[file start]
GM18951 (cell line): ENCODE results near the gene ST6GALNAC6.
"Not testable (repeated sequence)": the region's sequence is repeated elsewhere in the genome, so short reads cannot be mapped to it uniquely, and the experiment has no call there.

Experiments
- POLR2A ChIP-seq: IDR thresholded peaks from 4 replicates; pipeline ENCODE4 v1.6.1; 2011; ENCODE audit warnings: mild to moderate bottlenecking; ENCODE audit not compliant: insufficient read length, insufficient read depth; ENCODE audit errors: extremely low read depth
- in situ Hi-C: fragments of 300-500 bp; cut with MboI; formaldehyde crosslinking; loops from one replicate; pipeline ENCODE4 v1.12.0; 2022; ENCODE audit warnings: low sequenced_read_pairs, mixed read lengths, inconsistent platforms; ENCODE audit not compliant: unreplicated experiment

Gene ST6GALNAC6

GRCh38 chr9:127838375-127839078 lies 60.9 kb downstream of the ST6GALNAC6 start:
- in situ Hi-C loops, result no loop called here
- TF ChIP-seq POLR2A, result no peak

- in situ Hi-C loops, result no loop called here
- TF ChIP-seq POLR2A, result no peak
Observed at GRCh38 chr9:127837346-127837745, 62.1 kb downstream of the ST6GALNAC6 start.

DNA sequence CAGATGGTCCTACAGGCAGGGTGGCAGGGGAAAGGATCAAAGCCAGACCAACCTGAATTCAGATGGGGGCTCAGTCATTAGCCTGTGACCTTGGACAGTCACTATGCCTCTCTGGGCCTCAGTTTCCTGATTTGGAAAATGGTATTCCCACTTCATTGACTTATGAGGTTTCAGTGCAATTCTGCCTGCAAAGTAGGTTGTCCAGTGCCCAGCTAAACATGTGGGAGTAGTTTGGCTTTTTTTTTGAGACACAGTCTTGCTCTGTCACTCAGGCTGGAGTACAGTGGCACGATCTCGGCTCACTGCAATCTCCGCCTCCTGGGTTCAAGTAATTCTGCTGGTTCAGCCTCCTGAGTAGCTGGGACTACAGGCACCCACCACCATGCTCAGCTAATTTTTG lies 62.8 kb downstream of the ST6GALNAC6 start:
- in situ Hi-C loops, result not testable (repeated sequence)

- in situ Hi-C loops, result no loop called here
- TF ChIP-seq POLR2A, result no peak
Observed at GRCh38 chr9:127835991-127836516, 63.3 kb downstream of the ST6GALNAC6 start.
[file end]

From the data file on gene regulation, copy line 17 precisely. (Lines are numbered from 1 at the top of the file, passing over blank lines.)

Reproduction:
Observed at GRCh38 chr9:127835991-127836516, 63.3 kb downstream of the ST6GALNAC6 start.